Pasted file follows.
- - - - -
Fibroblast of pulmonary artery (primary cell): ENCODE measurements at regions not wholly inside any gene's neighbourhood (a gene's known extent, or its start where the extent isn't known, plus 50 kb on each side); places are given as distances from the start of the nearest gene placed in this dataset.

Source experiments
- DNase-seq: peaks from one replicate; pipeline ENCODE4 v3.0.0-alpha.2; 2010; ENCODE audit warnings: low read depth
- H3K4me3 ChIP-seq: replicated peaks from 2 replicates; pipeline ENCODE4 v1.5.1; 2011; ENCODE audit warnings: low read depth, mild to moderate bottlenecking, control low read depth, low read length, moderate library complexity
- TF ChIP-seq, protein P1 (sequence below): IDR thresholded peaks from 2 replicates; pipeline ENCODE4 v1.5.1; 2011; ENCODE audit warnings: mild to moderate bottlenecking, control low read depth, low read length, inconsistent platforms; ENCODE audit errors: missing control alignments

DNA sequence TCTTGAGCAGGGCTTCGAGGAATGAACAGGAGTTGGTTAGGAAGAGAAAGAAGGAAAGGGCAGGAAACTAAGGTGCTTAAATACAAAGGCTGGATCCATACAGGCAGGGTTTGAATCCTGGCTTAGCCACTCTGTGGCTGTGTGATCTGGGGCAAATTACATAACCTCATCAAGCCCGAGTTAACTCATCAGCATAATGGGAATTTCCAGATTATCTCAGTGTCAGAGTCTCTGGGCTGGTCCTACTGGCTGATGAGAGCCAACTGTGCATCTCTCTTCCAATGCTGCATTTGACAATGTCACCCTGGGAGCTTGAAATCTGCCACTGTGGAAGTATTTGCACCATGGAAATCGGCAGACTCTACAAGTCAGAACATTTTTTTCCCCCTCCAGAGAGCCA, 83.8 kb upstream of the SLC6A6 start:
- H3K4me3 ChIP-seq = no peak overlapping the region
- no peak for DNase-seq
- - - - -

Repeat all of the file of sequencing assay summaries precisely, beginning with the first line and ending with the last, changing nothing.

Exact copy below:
Fibroblast of pulmonary artery (primary cell): ENCODE measurements at regions not wholly inside any gene's neighbourhood (a gene's known extent, or its start where the extent isn't known, plus 50 kb on each side); places are given as distances from the start of the nearest gene placed in this dataset.

Source experiments
- DNase-seq: peaks from one replicate; pipeline ENCODE4 v3.0.0-alpha.2; 2010; ENCODE audit warnings: low read depth
- H3K4me3 ChIP-seq: replicated peaks from 2 replicates; pipeline ENCODE4 v1.5.1; 2011; ENCODE audit warnings: low read depth, mild to moderate bottlenecking, control low read depth, low read length, moderate library complexity
- TF ChIP-seq, protein P1 (sequence below): IDR thresholded peaks from 2 replicates; pipeline ENCODE4 v1.5.1; 2011; ENCODE audit warnings: mild to moderate bottlenecking, control low read depth, low read length, inconsistent platforms; ENCODE audit errors: missing control alignments

DNA sequence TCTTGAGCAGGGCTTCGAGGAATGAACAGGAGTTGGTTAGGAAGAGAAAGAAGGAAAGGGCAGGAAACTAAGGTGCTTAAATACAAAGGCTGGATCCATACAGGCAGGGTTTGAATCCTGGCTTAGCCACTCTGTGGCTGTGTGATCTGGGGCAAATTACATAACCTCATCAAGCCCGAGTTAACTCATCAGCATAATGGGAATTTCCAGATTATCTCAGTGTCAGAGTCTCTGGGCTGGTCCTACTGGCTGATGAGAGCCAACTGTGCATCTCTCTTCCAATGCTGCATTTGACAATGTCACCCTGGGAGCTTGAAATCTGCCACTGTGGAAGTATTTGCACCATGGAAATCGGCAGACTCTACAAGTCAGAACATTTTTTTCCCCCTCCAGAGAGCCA, 83.8 kb upstream of the SLC6A6 start:
- H3K4me3 ChIP-seq = no peak overlapping the region
- no peak for DNase-seq